I was personally elated to hear Ms. Zayas play five pieces by twentieth-century composer Gisela Hernández. Hernández, trained by some of the best in Cuban pedagogical and compositional history, is unfortunately not too well known in musical circles outside of Latin America. Although she studied at the Peabody Institute in Baltimore, after returning to Cuba and the onset of the revolution, much of her work as a composer and teacher never really made it back to the United States. Two of the five pieces Ms. Zayas performed –- Cubanas para piano and Toque de clave -– were full of the fun and luscious dance rhythms that Cuba prides itself on. There was a lot of folk and popular material in all, especially in the constant use of the 3-2 clave rhythm that is prevalent in virtually all Cuban popular music, especially that of son and the better known Cuban-Puerto Rican amalgamation that is salsa.

Ms. Zayas concluded her spectacular program with four extremely important pieces by Ernesto Lecuona. Held in high regard as probably the most important musician-composer in Cuba during the first half of the twentieth century, Lecuona was an outstanding pianist (like Ms. Zayas) who very quickly made a name for himself internationally. He was a very busy man, between performing in all types of ensembles, helping to found the Havana Symphony Orchestra, writing film music, and composing in almost every genre possible. His piano works require great dexterity, an ardent sense of rhythm, and most of all, virtuosity. Ms. Zayas picked four of Lecuona’s works that can actually function as a survey of Cuban culture through music: A la Antigua harkens back to Cuba’s Spanish days, Danza de los ñáñigos and La comparsa equally display Cuba’s West African influence and how it blended with the Spanish, and finally La 32, which just culminates in what anyone can certainly see as being utterly Cuban in nature.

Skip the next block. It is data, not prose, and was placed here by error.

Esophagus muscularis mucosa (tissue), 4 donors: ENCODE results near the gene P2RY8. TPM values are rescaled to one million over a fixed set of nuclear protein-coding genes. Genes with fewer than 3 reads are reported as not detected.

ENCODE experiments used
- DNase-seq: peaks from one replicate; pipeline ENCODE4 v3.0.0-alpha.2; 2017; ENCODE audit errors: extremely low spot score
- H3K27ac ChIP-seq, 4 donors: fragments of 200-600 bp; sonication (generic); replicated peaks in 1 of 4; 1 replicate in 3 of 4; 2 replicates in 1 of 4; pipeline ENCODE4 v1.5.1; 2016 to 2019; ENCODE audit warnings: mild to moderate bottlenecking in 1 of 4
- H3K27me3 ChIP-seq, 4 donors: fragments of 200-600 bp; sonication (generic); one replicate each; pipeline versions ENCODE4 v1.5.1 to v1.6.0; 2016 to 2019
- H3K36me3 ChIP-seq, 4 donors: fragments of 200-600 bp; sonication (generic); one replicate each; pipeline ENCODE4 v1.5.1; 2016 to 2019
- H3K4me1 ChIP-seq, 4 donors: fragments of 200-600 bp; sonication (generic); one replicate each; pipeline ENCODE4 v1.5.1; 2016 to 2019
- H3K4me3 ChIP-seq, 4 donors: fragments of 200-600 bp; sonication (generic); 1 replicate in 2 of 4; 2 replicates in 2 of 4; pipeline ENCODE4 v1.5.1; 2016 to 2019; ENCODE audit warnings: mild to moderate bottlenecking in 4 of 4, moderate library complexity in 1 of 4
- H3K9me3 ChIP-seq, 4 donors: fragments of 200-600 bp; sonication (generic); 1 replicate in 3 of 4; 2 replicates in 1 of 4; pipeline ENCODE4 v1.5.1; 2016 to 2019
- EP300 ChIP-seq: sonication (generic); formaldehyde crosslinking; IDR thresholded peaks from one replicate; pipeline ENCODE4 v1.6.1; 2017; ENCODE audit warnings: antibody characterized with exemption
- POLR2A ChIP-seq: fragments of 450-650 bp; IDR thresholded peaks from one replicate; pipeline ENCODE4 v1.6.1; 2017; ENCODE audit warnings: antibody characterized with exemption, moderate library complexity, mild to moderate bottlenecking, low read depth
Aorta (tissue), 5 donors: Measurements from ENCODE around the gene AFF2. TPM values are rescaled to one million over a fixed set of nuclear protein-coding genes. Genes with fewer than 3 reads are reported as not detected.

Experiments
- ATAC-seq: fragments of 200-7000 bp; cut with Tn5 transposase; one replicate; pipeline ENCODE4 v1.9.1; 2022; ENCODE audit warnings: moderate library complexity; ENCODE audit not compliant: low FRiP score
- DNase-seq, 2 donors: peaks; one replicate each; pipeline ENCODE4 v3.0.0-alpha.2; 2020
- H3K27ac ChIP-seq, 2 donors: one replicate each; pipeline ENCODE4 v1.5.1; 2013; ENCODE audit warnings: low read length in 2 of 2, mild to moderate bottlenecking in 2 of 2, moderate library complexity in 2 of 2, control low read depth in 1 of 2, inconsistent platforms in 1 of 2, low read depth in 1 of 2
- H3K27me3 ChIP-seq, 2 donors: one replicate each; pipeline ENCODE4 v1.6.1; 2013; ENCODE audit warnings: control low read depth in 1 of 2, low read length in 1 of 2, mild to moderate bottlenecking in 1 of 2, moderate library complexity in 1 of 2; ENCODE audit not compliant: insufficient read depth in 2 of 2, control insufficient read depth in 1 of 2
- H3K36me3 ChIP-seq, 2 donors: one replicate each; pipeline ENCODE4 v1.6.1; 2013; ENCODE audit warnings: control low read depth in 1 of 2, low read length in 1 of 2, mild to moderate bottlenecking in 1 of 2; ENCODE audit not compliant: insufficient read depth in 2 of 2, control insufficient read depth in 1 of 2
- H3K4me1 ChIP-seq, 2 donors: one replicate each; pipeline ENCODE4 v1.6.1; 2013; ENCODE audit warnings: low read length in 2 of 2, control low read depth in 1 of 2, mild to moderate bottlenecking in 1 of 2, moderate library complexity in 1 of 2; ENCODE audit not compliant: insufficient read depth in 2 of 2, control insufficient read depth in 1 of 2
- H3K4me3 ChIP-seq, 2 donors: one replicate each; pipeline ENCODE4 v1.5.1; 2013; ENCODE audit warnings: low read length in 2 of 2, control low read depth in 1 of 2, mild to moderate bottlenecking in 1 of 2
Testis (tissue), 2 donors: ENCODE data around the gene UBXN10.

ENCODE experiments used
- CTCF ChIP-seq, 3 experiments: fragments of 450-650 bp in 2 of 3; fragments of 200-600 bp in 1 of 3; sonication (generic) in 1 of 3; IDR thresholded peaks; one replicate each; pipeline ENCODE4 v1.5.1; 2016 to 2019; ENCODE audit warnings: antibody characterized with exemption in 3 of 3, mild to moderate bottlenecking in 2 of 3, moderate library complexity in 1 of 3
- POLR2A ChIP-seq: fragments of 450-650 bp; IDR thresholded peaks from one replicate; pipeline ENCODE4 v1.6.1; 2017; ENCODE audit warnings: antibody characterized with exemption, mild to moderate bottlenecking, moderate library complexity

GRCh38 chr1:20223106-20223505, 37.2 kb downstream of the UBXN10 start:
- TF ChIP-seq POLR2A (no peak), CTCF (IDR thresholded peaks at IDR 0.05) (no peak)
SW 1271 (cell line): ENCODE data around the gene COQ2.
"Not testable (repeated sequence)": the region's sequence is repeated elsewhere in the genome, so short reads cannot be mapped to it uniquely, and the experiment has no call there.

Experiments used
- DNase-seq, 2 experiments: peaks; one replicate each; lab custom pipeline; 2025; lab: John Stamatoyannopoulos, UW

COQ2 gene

After raucous applause which was more than well deserved, Ms. Zayas came back out and promptly played two beautiful encores without even hesitating. (I do not know of many musicians who can play a program as long as demanding as she did and then just come back out and play encores so effortlessly.) All in all, the entire evening was a smashing success and a fabulous experience. The Cuban Interest Section did a marvelous job of hosting this event, and Jerome Barry and the Embassy Series did a fantastic job of making it happen. As if the music was not delightful enough, to follow there was a traditional Cuban dinner with all the trimmings in the formal dining room that was amazing. The food and the music brought back a lot of memories from my childhood, since part of my family is Cuban, and for that, no one could ever put a price tag on such an experience. Congratulations to the Embassy Series once again for making Washington, D.C., such a wonderful place to enjoy and learn about culture.


Princess Alpenrose said...

I was holding off on commenting, since I always seem to be commenting, to allow someone else to go first.

But I can't stand it - THANK YOU FOR THIS REVIEW! It really, really made me wish I had been there, and was a wonderful introduction to an artist I'd not heard of before. Good job!

Anonymous said...

You are doing a wonderful job of explaining concepts and missions and I appreciate it very much.


Jerome Barry
Director, The Embassy Series